What is tamari?
Tamari is a Japanese version of soy sauce, the main difference being that it contains little or no wheat and thus little or no gluten, something that will be apparent on the content labelling if this is important.
Tamari usually looks darker and has a richer, less salty taste than soy sauce. This makes it much more useful as an unadulterated dip, sprinkle or drizzle, where soy sauce might be too salty or sharp.
How to cook with tamari
Use tamari wherever you might have used soy sauce, for a gentler, more elegant flavour. It complements meat, fish, poultry, fish, eggs, seafood, vegetables and grains. The only mistake you might make is to use too much, but this is much more difficult to do than with soy sauce.
Toast pumpkin seeds in a dry frying pan, then drizzle in a tablespoon of tamari, stir until sticky and coated, then leave to dry in a bowl. Sprinkle over salads, soups or serve as a snack like you would nuts, with drinks. Another great way to use it is as a salad dressing with grated ginger and lemon juice. Toss with salad leaves or use in a snack of avocado with tamari & ginger dressing.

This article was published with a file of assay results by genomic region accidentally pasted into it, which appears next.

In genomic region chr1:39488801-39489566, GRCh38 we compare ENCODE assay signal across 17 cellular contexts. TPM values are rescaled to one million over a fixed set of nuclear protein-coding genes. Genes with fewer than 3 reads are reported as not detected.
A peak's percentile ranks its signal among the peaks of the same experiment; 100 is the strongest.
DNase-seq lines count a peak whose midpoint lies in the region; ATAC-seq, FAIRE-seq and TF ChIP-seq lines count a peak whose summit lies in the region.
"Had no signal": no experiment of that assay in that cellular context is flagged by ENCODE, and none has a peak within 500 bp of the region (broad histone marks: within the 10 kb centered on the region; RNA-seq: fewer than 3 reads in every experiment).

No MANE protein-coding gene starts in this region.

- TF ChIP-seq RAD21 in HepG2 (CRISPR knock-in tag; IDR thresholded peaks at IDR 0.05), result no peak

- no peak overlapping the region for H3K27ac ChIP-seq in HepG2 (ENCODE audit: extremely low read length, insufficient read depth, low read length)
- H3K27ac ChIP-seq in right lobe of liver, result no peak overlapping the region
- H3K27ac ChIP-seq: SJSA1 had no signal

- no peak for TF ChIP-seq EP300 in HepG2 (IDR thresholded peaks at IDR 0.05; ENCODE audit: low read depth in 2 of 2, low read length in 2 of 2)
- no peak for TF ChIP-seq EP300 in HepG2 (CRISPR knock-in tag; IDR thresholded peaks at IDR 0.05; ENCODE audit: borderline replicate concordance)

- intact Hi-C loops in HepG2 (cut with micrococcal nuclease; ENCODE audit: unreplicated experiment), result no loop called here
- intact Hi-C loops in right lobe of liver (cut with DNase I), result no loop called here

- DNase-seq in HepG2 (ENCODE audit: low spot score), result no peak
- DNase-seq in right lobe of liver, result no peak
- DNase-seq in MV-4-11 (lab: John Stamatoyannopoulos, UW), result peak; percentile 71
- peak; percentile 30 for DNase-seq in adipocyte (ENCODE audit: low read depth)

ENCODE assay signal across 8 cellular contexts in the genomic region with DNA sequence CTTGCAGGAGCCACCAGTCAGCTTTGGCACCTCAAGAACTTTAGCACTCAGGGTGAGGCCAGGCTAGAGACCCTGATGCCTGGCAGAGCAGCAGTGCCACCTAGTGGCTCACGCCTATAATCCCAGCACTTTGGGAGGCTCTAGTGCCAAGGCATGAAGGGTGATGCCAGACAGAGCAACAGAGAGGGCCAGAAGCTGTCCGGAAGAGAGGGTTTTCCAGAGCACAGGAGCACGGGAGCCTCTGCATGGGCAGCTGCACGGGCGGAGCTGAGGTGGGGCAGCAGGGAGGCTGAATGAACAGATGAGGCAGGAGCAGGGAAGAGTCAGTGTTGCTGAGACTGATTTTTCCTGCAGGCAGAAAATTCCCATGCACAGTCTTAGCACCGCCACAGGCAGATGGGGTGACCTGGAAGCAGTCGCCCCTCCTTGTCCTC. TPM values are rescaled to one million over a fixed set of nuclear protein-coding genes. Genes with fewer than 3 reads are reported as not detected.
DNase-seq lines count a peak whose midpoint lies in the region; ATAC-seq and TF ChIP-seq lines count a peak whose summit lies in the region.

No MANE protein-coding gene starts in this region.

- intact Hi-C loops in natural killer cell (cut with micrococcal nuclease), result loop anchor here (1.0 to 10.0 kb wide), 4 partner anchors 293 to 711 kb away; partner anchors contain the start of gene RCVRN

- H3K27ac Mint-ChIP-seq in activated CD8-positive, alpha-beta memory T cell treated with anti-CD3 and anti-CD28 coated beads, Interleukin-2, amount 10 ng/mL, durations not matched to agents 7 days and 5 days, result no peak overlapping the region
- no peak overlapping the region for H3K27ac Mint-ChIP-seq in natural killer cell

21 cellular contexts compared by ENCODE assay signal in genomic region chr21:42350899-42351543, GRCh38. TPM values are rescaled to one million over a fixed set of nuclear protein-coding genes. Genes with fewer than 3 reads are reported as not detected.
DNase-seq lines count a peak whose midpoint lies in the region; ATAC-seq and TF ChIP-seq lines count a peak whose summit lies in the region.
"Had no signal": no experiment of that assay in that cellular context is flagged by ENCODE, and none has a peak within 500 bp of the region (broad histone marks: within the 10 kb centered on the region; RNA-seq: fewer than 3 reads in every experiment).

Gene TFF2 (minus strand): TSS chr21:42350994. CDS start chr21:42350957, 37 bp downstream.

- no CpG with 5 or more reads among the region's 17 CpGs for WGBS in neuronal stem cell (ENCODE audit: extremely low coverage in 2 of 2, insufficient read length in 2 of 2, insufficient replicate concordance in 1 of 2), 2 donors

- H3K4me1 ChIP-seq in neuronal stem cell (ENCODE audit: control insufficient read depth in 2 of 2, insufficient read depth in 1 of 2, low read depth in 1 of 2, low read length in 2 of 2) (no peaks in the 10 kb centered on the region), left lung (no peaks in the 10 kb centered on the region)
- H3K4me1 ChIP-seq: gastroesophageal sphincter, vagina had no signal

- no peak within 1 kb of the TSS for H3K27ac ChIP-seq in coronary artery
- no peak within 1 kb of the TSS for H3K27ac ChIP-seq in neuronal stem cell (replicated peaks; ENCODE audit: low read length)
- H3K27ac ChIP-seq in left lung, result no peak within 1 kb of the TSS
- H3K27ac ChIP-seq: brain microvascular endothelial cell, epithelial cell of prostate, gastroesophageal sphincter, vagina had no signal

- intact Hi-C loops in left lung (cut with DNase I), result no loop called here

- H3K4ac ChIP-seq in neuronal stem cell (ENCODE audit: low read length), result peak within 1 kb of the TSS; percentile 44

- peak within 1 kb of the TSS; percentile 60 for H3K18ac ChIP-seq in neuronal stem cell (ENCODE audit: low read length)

Sticky tamari & honey chicken thighs are a great alternative to teriyaki, served with rice or noodles. Sesame & ginger sushi bowls also make a great lunchbox filler.
How to store tamari
Tamari does not need to be refrigerated but it will keep fresher for longer if it is and is also kept tightly sealed. Expect it to stay in top condition for many months.
Widely available in supermarkets. Asian stores may offer a variety.
Choose the best tamari
Ensure the labels mention ‘brewing’ or ‘brewed’ and there should be no ingredients other than soya beans, with or without wheat, salt and water. Preservatives and flavourings are unnecessary and indicate a low quality.
Only your palate will ultimately tell you which tamari you prefer, perhaps depending on the salt level.
Alternatives to tamari
Try soy sauce.